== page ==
White sponge nevus

White sponge nevus

White sponge nevus, also known as Cannon's disease or Hereditary leukokeratosis of mucosa, appears to follow a hereditary pattern as an autosomal dominant trait. Although it is congenital in most cases, it can occur in childhood or adolescence.

Pathophysiology

It is caused by a mutation of the keratin 4 and keratin 13 genes.

Presentation

It presents in the mouth, most frequently as a thick bilateral white plaque with a spongy texture, usually on the buccal mucosa, but sometimes on the labial mucosa, alveolar ridge or floor of the mouth. The gingival margin and dorsum of the tongue are almost never affected.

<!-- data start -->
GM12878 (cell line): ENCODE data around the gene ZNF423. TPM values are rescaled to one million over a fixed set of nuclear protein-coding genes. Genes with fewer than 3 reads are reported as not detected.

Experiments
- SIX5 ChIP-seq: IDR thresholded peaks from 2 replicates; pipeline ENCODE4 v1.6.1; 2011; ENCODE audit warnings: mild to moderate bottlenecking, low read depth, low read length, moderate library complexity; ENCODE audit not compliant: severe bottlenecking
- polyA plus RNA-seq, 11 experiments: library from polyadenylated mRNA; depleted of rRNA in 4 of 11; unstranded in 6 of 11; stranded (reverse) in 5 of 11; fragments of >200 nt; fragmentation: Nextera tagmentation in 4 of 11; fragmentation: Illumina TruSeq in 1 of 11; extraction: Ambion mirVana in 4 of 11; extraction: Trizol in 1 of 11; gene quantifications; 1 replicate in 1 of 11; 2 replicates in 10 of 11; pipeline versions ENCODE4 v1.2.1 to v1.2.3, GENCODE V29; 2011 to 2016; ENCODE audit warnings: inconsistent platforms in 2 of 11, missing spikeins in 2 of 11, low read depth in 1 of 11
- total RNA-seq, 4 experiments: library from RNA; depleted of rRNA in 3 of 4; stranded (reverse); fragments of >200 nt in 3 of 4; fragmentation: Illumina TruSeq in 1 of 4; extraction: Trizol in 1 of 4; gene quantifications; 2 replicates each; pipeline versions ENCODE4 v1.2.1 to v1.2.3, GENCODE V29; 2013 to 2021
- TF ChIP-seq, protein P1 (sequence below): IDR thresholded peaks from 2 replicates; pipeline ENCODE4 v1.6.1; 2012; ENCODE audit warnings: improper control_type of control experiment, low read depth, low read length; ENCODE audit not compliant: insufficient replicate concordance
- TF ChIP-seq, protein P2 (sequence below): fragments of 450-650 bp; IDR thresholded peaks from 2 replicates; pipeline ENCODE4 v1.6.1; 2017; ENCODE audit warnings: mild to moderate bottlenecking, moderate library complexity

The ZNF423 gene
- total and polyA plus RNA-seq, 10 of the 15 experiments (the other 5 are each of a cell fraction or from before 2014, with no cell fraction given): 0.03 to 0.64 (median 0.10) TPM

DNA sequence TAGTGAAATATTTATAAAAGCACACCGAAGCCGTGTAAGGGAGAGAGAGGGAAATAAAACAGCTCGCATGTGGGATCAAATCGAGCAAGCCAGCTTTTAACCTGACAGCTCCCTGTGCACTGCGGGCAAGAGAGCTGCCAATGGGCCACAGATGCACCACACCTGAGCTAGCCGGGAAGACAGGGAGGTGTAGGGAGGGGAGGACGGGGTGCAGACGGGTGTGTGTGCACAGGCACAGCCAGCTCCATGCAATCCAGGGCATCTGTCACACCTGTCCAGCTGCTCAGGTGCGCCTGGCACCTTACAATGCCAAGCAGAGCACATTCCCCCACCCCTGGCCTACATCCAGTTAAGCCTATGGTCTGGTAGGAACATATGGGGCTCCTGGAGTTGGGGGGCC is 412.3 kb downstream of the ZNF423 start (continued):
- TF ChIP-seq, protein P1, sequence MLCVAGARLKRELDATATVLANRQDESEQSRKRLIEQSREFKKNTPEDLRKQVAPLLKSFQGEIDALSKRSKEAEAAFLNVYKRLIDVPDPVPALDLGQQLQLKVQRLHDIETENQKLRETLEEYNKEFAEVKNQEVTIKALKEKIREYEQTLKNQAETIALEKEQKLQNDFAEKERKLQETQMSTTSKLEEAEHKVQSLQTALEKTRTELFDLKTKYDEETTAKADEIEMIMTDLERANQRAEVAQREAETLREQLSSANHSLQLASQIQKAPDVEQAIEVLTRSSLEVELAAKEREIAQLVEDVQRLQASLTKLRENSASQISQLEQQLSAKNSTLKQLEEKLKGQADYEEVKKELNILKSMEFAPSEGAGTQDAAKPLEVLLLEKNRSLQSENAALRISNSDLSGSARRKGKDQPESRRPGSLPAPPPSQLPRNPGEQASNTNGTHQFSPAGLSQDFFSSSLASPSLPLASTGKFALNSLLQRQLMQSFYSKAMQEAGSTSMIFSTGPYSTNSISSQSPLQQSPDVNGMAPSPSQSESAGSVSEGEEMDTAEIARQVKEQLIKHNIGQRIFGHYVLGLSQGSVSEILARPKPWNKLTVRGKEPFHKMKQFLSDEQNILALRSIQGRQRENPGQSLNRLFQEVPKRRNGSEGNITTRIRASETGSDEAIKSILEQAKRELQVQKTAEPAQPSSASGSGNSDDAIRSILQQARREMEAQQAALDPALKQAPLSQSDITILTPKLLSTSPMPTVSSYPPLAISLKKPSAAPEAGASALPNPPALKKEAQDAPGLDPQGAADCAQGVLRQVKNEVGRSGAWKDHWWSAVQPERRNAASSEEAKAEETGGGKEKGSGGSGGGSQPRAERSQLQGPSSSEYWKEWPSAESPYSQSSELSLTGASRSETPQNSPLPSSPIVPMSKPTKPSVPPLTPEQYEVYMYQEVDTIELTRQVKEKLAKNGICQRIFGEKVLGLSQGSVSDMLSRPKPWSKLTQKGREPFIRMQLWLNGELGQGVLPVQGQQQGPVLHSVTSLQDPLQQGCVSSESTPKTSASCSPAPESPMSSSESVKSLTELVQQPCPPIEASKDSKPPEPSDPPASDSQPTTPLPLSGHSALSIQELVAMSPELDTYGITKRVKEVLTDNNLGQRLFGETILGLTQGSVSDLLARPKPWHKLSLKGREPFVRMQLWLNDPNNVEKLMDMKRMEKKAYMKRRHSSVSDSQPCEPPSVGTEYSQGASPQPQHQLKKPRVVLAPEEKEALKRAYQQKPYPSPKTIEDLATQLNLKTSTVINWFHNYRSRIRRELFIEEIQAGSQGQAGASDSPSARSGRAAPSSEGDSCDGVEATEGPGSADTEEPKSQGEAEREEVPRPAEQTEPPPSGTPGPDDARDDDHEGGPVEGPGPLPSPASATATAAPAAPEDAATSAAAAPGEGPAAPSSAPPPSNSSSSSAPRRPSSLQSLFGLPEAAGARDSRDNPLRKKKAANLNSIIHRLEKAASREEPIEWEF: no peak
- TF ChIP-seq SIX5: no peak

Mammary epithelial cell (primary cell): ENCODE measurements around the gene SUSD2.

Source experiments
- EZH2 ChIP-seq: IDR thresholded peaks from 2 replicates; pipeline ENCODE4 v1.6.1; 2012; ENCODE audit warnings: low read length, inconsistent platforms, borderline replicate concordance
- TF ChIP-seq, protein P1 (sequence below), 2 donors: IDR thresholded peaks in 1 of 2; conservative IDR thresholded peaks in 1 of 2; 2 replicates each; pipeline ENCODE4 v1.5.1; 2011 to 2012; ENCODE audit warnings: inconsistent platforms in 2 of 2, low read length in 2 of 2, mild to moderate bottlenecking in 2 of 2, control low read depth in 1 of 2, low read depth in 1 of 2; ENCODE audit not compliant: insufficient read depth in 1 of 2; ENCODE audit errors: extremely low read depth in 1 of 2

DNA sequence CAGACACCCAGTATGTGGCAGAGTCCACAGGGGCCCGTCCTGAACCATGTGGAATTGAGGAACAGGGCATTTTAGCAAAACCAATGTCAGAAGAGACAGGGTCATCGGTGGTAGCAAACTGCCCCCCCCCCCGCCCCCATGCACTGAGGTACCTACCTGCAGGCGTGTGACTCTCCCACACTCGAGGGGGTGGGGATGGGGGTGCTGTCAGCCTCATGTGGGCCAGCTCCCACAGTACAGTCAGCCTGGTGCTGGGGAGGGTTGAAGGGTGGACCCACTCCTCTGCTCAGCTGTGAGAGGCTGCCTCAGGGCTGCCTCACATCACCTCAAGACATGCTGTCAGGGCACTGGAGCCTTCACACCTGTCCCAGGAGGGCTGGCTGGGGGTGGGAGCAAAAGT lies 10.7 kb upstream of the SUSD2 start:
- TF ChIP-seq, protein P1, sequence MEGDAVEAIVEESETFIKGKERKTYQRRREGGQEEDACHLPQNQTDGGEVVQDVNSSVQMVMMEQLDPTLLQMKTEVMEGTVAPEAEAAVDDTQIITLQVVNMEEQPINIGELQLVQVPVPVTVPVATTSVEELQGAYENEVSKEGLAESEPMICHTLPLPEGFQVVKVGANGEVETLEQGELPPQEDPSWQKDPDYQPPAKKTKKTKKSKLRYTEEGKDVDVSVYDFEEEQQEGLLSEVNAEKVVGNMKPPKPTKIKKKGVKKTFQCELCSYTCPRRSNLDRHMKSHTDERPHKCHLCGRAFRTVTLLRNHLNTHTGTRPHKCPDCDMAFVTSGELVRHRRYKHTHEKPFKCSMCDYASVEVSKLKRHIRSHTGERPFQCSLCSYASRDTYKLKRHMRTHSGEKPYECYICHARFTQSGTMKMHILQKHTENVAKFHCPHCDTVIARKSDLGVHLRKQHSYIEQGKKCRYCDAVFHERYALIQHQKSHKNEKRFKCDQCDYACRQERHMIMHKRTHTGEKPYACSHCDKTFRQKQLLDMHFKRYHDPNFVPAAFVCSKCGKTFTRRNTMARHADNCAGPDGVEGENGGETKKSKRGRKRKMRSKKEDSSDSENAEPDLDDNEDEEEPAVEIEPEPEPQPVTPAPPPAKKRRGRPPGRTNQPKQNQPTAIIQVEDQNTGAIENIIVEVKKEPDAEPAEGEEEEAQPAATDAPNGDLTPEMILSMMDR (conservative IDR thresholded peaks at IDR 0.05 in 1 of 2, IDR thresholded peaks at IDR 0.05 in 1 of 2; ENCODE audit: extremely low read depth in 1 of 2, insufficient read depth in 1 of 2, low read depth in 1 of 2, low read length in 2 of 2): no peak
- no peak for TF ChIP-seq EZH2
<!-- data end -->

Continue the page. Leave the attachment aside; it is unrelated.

Although this condition is perfectly benign, it is often mistaken for leukoplakia. There is no treatment, but because there are no serious clinical complications, the prognosis is excellent.

References

  • Kahn, Michael A. Basic Oral and Maxillofacial Pathology. Volume 1. 2001.

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